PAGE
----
A Capesize bulk shipping alliance involving three of the sector's biggest fleets may be launched within a month, according to one key player, Greece
's Angelicoussis Group
. "The momentum right now is to get it finished as soon as possible," Angelicoussis CFO Dimitri Stylianou said
. "It could be done within a month."
Stylianou said the two other key players would be Israel
's Zodiac Maritime
, which is part of Israel's Ofer Brothers Group, and Bocimar of the Belgian CMB Group
. "It'll be a three-way pool, but there will be some smaller players involved too," he added.
Stylianou said the move was not a reaction to fears of a downturn of the Capesize market, which faces an influx of excess ship supply in coming months."
"It's not so much a reaction as we feel the trade and nature of the Capesize market needs something more organised." Brokers said an alliance between the three would tie up Bocimar's 40-50 Capesizes with Zodiac's 30 and the Angelicoussis Group's six. The pool would enjoy a dominant position in the world spot fleet of 200-250 vessels.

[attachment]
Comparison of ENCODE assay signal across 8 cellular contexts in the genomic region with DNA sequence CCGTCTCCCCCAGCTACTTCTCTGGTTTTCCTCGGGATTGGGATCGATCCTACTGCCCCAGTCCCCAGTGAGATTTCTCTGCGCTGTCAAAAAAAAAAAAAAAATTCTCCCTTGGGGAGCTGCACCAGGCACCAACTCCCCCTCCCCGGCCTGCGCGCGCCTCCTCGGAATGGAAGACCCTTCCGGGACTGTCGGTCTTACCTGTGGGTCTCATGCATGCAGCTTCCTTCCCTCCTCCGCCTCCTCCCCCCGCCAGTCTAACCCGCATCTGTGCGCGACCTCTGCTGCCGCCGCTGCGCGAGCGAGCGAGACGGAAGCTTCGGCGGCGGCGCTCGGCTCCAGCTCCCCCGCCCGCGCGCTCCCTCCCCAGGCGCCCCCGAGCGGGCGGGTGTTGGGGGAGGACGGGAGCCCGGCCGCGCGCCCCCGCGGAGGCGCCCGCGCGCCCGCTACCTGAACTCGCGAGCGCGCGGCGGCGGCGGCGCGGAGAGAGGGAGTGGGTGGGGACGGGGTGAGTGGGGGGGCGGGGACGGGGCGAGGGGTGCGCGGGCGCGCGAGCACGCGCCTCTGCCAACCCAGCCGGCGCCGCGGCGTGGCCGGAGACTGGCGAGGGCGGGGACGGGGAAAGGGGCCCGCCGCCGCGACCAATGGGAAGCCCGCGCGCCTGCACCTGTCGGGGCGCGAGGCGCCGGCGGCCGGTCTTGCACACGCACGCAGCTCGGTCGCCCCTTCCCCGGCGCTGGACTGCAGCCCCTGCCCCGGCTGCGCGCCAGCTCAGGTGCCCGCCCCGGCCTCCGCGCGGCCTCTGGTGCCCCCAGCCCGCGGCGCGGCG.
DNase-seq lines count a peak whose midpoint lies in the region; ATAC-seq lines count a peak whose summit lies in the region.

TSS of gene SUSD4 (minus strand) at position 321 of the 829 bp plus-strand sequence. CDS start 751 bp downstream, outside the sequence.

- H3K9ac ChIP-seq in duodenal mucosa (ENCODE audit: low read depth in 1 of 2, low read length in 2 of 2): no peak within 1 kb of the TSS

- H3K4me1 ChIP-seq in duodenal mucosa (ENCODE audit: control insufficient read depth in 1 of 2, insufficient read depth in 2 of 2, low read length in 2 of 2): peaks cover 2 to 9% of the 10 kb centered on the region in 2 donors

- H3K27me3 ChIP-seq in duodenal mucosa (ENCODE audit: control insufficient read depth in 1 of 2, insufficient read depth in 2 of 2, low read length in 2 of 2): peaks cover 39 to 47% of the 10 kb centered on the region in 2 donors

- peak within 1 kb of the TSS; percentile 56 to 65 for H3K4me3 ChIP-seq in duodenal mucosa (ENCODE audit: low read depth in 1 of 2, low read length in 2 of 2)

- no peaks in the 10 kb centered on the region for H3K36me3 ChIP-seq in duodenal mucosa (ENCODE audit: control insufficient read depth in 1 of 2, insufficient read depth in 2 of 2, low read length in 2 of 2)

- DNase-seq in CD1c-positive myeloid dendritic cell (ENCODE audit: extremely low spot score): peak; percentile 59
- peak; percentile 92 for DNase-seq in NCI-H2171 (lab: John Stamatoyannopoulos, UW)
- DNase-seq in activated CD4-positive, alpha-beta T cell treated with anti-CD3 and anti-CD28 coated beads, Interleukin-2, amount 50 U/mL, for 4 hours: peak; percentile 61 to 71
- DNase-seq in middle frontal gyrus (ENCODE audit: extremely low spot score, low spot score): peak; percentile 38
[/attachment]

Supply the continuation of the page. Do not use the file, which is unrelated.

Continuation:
Stylianou said no major stumbling blocks remained. "We haven't seen the small-print yet," he said. "Nothing is smooth in life, but it's going well. We're making progress."
A source close to Zodiac's London office last week confirmed that talks had been continuing since January, although the company declined to comment. Bocimar is renowned in the shipping market for the bulk sector's most daring coup in August 1999. In the space of three days it fixed 28 of the spot market's best vessels into one-year contracts, a move that forced the market up from $11-12,000 per day to significantly higher levels. Bocimar sister companies Exmar and Euronav are also known in their tanker sectors for daring innovation and for championing consolidation.
Last week Greek Capesize operator Ceres Hellenic said
it had agreed to merge its fleet with that of Italy
's Coeclerici, creating a fleet that would rank among the world's top six. Capesize ships (80,000 dwt) and over) are designed for the transport of coal and iron ore. They are too large to use the Panama Canal
and instead must pass around Cape Horn. - (Reuters)